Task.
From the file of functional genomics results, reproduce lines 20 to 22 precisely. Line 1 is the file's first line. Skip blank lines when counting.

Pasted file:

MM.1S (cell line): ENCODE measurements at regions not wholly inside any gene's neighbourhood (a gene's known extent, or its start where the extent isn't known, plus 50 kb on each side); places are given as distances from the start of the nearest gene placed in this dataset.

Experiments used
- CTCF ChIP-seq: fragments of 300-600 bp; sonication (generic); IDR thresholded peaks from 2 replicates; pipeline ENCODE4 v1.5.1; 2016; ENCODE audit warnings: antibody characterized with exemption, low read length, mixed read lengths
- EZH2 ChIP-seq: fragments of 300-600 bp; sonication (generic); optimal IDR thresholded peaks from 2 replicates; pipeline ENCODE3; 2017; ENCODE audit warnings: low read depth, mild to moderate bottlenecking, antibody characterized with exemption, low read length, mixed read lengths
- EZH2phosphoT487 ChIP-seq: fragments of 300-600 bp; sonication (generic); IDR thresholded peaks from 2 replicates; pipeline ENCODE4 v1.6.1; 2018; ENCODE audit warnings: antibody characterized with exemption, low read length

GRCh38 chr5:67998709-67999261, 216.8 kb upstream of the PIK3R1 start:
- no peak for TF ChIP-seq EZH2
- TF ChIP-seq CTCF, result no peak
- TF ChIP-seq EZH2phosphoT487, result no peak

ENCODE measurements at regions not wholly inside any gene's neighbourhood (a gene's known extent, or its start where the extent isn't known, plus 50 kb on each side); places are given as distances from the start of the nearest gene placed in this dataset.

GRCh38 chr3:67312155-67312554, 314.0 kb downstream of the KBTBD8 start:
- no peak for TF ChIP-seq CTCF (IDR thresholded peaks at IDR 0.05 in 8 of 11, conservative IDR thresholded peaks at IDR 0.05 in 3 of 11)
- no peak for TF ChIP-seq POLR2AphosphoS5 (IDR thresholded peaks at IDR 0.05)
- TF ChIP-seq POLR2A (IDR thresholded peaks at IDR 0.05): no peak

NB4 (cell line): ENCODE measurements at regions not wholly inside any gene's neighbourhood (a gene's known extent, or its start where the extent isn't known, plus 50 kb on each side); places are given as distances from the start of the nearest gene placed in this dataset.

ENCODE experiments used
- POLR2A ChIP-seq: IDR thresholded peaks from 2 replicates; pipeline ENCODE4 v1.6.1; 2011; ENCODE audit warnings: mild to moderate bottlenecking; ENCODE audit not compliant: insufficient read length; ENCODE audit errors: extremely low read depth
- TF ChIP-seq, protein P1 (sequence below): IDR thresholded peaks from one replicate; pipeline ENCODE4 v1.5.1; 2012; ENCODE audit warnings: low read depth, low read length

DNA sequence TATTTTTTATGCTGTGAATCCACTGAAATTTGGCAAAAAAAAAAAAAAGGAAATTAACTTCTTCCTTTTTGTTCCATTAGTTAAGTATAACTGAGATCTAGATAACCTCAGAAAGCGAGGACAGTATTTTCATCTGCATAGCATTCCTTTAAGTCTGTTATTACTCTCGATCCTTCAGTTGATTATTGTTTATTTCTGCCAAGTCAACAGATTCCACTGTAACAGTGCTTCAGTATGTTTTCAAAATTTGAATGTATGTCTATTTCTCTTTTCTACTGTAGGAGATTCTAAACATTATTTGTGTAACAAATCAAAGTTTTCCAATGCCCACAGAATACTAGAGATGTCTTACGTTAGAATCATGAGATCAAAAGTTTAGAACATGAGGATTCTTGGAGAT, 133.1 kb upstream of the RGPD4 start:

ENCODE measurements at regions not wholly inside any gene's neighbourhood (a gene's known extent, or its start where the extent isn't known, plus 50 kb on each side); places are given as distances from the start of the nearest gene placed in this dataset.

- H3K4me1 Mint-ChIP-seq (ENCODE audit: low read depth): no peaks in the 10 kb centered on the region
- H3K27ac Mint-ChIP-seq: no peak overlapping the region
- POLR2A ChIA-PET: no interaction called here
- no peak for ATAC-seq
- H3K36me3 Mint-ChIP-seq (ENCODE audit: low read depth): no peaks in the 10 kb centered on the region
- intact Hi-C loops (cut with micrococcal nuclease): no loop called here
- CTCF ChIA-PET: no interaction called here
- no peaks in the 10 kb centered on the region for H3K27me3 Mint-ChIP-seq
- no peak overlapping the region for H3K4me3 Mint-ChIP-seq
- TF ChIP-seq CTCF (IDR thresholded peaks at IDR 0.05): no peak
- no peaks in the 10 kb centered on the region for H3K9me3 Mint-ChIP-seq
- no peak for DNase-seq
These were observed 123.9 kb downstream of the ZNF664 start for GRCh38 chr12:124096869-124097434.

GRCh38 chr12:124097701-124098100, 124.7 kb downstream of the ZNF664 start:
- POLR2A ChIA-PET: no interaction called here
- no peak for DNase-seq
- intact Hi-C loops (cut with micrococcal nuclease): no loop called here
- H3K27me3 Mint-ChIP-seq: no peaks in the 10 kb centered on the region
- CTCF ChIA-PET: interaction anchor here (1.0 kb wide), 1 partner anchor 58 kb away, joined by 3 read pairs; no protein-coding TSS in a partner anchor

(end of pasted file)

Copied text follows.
ENCODE measurements at regions not wholly inside any gene's neighbourhood (a gene's known extent, or its start where the extent isn't known, plus 50 kb on each side); places are given as distances from the start of the nearest gene placed in this dataset.

- H3K4me1 Mint-ChIP-seq (ENCODE audit: low read depth): no peaks in the 10 kb centered on the region
- H3K27ac Mint-ChIP-seq: no peak overlapping the region